Lianhe Zaobao

Nanyang Sin-Chew Lianhe Zaobao (Chinese: 南洋·星洲联合早报; pinyin: Nányáng Xīngzhoū Liánhé Zǎobào; literally "Nanyang Sin-Chew Joint Morning Paper"), commonly abbreviated as Lianhe Zaobao (联合早报; Liánhé Zǎobào; literally "Joint Morning Paper"), is the largest Singaporean Chinese-language newspaper with a daily circulation of about 136,900 (print and digital) as of 2021.[2] Published by SPH Media Trust (formerly Singapore Press Holdings), it was formed on 16 March 1983 as a result of a merger between Nanyang Siang Pau and Sin Chew Jit Poh, two of Singapore's oldest Chinese newspapers.[3]

Lianhe Zaobao /Zaobao Sunday
TypeDaily newspaper
Owner(s)SPH Media Trust
PublisherSPH Media Trust
EditorGoh Sin Teck
Founded16 March 1983 (1983-03-16) (merger between Nanyang Siang Pau and Sin Chew Jit Poh)
(14,565 issues)
HeadquartersToa Payoh, Singapore
Circulation136,900 (Print+Digital as of 2021)[1]

The paper establishes itself as a broadsheet with local news coverage, while international news tend to be largely centred on the East Asia region, with a section dedicated to China. Zaobao has an East Asian correspondent network spanning Beijing, Chongqing, Shanghai, Guangzhou, Hong Kong, Taipei, Seoul and Tokyo. It is SPH's flagship Chinese daily and the only Chinese-language morning daily in Singapore. Lianhe Zaobao is the only Chinese-language overseas newspaper which can be purchased in major cities of mainland China. As with all Chinese-language publications currently based in Singapore, the paper is printed in Simplified Chinese.


In 1974, after the Newspaper and Printing Presses Act was passed in Singapore, the Singapore branch of Sin Chew Jit Poh was reorganised into a public entity under the name Sin Chew Jit Poh (Singapore), while the Singapore edition of Nanyang Siang Pau became owned by Nanyang Press Singapore.[4] The two Chinese broadsheets in Singapore merged in March 1983 in anticipation of the impending falling readership, due to English being taught as first language in Singaporean schools.[5] The merger led to the formation of Singapore News and Publications, which published the morning paper Lianhe Zaobao as well as the evening paper Lianhe Wanbao. Lianhe Zaobao was the most read newspaper in Singapore among all English and Chinese newspapers, according to a survey conducted by Survey Research Singapore in 1983, with a readership of 689,000 on weekdays and 743,000 on Sundays.[6] On 4 August 1984, the company merged with The Straits Times Press Group and Times Publishing Berhad to form Singapore Press Holdings.[7]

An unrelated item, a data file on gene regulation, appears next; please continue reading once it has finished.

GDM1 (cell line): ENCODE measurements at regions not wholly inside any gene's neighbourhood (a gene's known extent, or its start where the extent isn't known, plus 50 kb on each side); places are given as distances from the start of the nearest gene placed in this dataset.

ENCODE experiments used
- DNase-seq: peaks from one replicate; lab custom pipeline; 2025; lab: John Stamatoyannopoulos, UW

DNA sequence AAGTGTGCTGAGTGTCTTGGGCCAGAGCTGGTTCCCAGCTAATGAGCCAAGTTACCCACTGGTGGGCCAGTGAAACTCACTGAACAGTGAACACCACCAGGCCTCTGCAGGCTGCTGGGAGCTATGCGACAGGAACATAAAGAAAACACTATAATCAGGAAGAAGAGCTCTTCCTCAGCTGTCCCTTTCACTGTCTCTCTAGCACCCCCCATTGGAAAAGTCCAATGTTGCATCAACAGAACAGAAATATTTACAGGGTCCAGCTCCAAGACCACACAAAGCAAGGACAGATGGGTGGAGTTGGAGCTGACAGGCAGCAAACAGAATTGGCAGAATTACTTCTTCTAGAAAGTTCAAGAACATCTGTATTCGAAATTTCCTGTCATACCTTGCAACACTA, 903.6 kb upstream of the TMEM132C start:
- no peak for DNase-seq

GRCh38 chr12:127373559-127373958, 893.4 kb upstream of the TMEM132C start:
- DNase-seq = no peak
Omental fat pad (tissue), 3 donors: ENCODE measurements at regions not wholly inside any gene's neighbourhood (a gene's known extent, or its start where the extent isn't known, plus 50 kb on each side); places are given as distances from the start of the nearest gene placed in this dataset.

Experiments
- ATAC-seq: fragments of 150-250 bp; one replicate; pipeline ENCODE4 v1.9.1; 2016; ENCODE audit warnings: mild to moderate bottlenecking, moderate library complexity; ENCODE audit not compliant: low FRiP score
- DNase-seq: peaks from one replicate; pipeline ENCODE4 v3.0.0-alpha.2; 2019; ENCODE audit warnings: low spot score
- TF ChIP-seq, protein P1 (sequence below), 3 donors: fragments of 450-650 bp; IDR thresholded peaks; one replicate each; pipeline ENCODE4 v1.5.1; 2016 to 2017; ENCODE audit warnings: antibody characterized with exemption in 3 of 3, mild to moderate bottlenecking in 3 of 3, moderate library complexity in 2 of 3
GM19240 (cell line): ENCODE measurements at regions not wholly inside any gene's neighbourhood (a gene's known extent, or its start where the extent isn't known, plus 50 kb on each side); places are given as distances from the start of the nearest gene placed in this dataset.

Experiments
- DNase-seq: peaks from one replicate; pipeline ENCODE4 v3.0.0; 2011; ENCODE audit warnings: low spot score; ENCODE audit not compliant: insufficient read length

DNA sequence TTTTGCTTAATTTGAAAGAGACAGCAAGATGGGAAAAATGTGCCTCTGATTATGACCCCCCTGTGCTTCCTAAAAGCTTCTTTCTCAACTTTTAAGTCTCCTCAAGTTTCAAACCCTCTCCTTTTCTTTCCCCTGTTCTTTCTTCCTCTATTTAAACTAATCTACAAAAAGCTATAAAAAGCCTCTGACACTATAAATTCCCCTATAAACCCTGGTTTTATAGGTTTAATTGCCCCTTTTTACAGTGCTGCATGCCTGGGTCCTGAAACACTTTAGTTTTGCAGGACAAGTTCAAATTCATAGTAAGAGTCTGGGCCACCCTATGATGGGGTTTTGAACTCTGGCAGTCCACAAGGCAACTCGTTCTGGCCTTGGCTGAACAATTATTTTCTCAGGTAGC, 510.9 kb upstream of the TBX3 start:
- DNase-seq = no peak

From 8 September 2016, the portal also presents news from two other Singapore Press Holdings Chinese-language newspapers, Lianhe Wanbao and Shin Min Daily News.[8]

According to a 2021 study from the Reuters Institute for the Study of Journalism, the paper has a weekly offline reach of 8% and online reach of 7% in Singapore.[9]

Editorial stance

Lianhe Zaobao, as with all SPH media, is regarded as pro-government, or pro-PAP, which is the incumbent political party of the nation state since independence.[10]

The newspaper is also regarded as pro-Beijing,⁣[11][12][13] and often includes foreign opinion editorials from pro-Chinese Communist Party sources such as People's Daily,[14] HK01, Ming Pao, Global Times,[15] China Times, Beijing Youth Daily. It is one of the few foreign newspapers allowed in China, where foreign media is tightly controlled.[16]



The paper is published daily by SPH and usually hits newsstands and homes by 5 am local time. Zaobao is currently published in four segments. The first comprises breaking news (焦点新闻) and local news under ZaobaoSINGAPORE (早报新加坡), followed by a sports section (早报体育). The second comprises ZaobaoChina (早报中国), the daily editorial, commentaries, letters to the press, other international news from the ASEAN, followed by a finance section ZaobaoBUSINESS (早报财经). A supplementary lifestyle, arts and entertainment segment is named zbNOW (早报现在). A minor segment comprises obituaries and classified advertising.

The Sunday edition is titled zbSunday (早报星期天), with a tabloid-format lifestyle supplement pull-out zbWeekly (早报周刊).

Zaobao Digital